Featured, Greeley, Scott Sessions Murder, Sherrie Peif, Weld County

Suspension of juries pushes Greeley double-murder trial to end of June

GREELEY — After an order by Weld District Court Chief Justice James Hartmann to suspend all jury trials due to rising cases of Coronavirus until the end of January, the double-murder trial of Kevin Dean Eastman which was scheduled to begin Jan. 10 was rescheduled for June 27.

A new pretrial hearing was set for 1:30 p.m. on June 9.

Kevin Eastman

By the time the trial starts, it will be more than two years since he was first arrested for the brutal murders of Scott Sessions and Heather Frank in what prosecutors say appears to have been a love-triangle.  Eastman remains incarcerated in the Weld County jail.

In December, Public defenders Samantha Deveraux and Ashley Morriss had asked District Court Judge Marcelo Kopcow for another continuance arguing that they have not had time to prepare because several pieces of evidence and/or witness information was not turned over by the district attorney’s office in a timely manner.

Kopcow had not yet ruled on that request, but with  Hartmann’s ruling, which lasts through Jan. 28, the request became moot.

In a status hearing Monday morning, the length of the trial was also expanded from its current three weeks to four weeks, this after the two sides previously agreed to take three days for jury selection, also a result of COVID.

The court will call 100 potential jurors per day over a period of three days to find the 12 jurors and three alternates. The trial will take the month to get through because of thousands of pages of evidence, pictures and videos, as well as testimony.

In agreeing to the extension, Kopcow said he hopes everyone understands the need for taking three days to pick a jury. COVID has caused the courts to make changes to how it operates and bringing 300 people into the courthouse on one day is just not possible.

Scott Sessions

“There really is no place to put them,” Kopcow said. “I’d rather be safe than sorry.”

Eastman was formally charged on April 1, 2021, in the deaths of Sessions and Frank in February 2020. Eastman was the estranged boyfriend of Frank.

During a preliminary hearing in October 2020, prosecutors called the murder of Sessions an “ambush,” a “lie-in-wait” style murder and the subsequent murder of Frank as the need for Eastman to silence the only witness to Sessions’ murder.

Eastman was arrested on two counts of 1st Degree Murder, two counts of tampering with a deceased human body, two counts of tampering with evidence and one count of possession of a weapon by a previous offender.

Kopcow also announced he agreed to separate out the one count of possession of a weapon by a previous offender from the initial trial into its own trial, which he said Monday would take only a few hours and happen immediately following the jury’s decision on the more serious charges.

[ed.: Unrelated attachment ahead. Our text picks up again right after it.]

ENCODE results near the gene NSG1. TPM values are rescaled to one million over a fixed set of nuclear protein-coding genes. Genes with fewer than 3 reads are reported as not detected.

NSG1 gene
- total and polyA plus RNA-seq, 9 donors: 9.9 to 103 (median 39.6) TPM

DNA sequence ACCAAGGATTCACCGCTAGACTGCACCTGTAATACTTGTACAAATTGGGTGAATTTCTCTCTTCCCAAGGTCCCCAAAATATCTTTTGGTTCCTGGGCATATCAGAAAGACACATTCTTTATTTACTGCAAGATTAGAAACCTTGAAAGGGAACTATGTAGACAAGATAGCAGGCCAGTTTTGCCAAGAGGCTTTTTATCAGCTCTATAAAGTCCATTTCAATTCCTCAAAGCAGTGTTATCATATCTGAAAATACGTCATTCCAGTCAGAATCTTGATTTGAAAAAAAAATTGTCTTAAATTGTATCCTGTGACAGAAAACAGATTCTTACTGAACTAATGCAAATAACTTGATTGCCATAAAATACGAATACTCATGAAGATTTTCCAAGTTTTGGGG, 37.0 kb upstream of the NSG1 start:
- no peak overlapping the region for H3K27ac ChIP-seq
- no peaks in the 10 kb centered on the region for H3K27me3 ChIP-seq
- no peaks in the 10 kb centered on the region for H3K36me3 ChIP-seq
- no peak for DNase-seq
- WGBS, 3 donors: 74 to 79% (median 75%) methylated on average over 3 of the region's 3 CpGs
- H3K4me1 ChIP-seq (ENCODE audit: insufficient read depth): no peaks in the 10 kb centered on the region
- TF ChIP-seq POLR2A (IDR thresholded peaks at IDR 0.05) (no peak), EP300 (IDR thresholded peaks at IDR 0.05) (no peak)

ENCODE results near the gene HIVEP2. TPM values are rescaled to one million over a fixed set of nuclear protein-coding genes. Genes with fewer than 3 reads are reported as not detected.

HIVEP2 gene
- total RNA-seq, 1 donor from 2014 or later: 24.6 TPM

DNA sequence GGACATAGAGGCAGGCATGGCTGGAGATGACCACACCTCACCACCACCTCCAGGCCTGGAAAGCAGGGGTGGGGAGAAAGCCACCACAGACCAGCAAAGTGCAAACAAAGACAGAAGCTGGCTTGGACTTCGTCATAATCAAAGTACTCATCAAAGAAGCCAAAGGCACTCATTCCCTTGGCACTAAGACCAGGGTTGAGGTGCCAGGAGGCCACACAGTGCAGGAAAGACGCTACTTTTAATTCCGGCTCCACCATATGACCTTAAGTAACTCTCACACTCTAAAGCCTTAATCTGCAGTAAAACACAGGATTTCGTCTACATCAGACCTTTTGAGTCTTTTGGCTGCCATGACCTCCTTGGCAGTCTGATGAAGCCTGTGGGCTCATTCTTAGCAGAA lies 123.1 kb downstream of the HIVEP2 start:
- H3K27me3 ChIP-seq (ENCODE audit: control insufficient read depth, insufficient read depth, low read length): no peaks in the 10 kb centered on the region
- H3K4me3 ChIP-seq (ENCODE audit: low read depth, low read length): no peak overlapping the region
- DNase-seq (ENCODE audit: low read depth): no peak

Eastman turns 50 this month and has waived his speedy trial multiple times to accommodate delays caused by maternity leaves for both public defenders, two competency hearings, a backlog of evidence issues and a host of other reasons, most recently Hartmann’s ruling.

Heather Frank

His speedy trial initially ended on Oct. 1, 2021. It was extended to March 31, 2022, and now extends to July 10, 2022. Several other requests for additional hearings and other delays were turned down by Kopcow.

The prosecution also asked Kopcow to allow evidence the prosecution initially said it would not use if it meant not extending the trial past the original Jan. 10 start date.  Kopcow agreed, saying the defense team now has the time it needs to prepare.

In the only other order of business, Kopcow set what is known as a Shreck hearing for 1 p.m. on Jan. 31 by remote testimony.

A Shreck hearing is used to determine the reliability and relevancy of expert witness testimony. It is named after Michael Shreck who was found guilty of various offenses and a previous Colorado Supreme Court ruling from 2004 arguing the reliability over certain evidence from his trial.

In Eastman’s case, defense attorneys are challenging the reliability of certain cell phone location data putting Eastman at the location where Sessions body was found. They want testimony concerning that data deemed unreliable and thrown out.

Complete Colorado has been following this case since Sessions was initially found dead in the area of Old Flowers Road and Pingree Park Road in Bellvue, northwest of Fort Collins. All past stories can be found here.


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